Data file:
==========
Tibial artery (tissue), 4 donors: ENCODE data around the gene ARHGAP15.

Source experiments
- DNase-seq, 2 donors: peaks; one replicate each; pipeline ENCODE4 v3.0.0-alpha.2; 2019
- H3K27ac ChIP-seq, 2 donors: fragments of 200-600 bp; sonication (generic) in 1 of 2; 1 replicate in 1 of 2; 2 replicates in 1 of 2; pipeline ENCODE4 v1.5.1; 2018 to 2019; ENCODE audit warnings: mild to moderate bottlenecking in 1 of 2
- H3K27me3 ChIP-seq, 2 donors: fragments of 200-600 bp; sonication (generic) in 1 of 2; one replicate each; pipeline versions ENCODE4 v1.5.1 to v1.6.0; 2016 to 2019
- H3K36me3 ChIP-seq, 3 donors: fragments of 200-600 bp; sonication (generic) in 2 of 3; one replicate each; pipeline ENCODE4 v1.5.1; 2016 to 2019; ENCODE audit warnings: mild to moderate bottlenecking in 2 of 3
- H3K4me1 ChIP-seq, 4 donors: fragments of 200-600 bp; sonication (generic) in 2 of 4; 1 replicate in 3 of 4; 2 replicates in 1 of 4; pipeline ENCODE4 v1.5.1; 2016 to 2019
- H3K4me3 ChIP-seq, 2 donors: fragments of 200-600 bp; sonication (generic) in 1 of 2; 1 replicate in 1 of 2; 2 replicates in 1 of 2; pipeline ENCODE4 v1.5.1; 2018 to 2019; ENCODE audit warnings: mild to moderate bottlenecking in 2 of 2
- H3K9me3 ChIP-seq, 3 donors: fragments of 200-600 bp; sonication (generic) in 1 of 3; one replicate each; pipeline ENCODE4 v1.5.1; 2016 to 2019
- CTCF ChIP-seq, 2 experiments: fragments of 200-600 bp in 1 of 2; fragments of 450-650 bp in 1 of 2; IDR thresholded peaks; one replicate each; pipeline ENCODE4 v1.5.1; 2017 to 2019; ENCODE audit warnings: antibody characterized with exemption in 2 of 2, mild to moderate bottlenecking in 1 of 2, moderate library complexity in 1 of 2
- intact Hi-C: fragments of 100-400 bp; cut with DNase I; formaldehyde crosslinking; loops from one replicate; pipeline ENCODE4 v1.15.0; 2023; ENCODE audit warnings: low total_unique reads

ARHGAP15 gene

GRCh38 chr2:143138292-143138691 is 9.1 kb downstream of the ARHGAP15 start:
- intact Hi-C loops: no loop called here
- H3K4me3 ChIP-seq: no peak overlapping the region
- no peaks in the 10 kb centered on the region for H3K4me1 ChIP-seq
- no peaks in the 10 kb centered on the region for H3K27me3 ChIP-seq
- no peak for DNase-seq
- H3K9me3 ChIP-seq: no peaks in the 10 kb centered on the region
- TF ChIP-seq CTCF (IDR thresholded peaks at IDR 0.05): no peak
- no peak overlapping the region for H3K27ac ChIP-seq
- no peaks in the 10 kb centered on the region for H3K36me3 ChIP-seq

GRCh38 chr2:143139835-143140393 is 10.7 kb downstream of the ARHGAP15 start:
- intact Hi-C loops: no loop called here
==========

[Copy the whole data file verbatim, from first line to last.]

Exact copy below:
Tibial artery (tissue), 4 donors: ENCODE data around the gene ARHGAP15.

Source experiments
- DNase-seq, 2 donors: peaks; one replicate each; pipeline ENCODE4 v3.0.0-alpha.2; 2019
- H3K27ac ChIP-seq, 2 donors: fragments of 200-600 bp; sonication (generic) in 1 of 2; 1 replicate in 1 of 2; 2 replicates in 1 of 2; pipeline ENCODE4 v1.5.1; 2018 to 2019; ENCODE audit warnings: mild to moderate bottlenecking in 1 of 2
- H3K27me3 ChIP-seq, 2 donors: fragments of 200-600 bp; sonication (generic) in 1 of 2; one replicate each; pipeline versions ENCODE4 v1.5.1 to v1.6.0; 2016 to 2019
- H3K36me3 ChIP-seq, 3 donors: fragments of 200-600 bp; sonication (generic) in 2 of 3; one replicate each; pipeline ENCODE4 v1.5.1; 2016 to 2019; ENCODE audit warnings: mild to moderate bottlenecking in 2 of 3
- H3K4me1 ChIP-seq, 4 donors: fragments of 200-600 bp; sonication (generic) in 2 of 4; 1 replicate in 3 of 4; 2 replicates in 1 of 4; pipeline ENCODE4 v1.5.1; 2016 to 2019
- H3K4me3 ChIP-seq, 2 donors: fragments of 200-600 bp; sonication (generic) in 1 of 2; 1 replicate in 1 of 2; 2 replicates in 1 of 2; pipeline ENCODE4 v1.5.1; 2018 to 2019; ENCODE audit warnings: mild to moderate bottlenecking in 2 of 2
- H3K9me3 ChIP-seq, 3 donors: fragments of 200-600 bp; sonication (generic) in 1 of 3; one replicate each; pipeline ENCODE4 v1.5.1; 2016 to 2019
- CTCF ChIP-seq, 2 experiments: fragments of 200-600 bp in 1 of 2; fragments of 450-650 bp in 1 of 2; IDR thresholded peaks; one replicate each; pipeline ENCODE4 v1.5.1; 2017 to 2019; ENCODE audit warnings: antibody characterized with exemption in 2 of 2, mild to moderate bottlenecking in 1 of 2, moderate library complexity in 1 of 2
- intact Hi-C: fragments of 100-400 bp; cut with DNase I; formaldehyde crosslinking; loops from one replicate; pipeline ENCODE4 v1.15.0; 2023; ENCODE audit warnings: low total_unique reads

ARHGAP15 gene

GRCh38 chr2:143138292-143138691 is 9.1 kb downstream of the ARHGAP15 start:
- intact Hi-C loops: no loop called here
- H3K4me3 ChIP-seq: no peak overlapping the region
- no peaks in the 10 kb centered on the region for H3K4me1 ChIP-seq
- no peaks in the 10 kb centered on the region for H3K27me3 ChIP-seq
- no peak for DNase-seq
- H3K9me3 ChIP-seq: no peaks in the 10 kb centered on the region
- TF ChIP-seq CTCF (IDR thresholded peaks at IDR 0.05): no peak
- no peak overlapping the region for H3K27ac ChIP-seq
- no peaks in the 10 kb centered on the region for H3K36me3 ChIP-seq

GRCh38 chr2:143139835-143140393 is 10.7 kb downstream of the ARHGAP15 start:
- intact Hi-C loops: no loop called here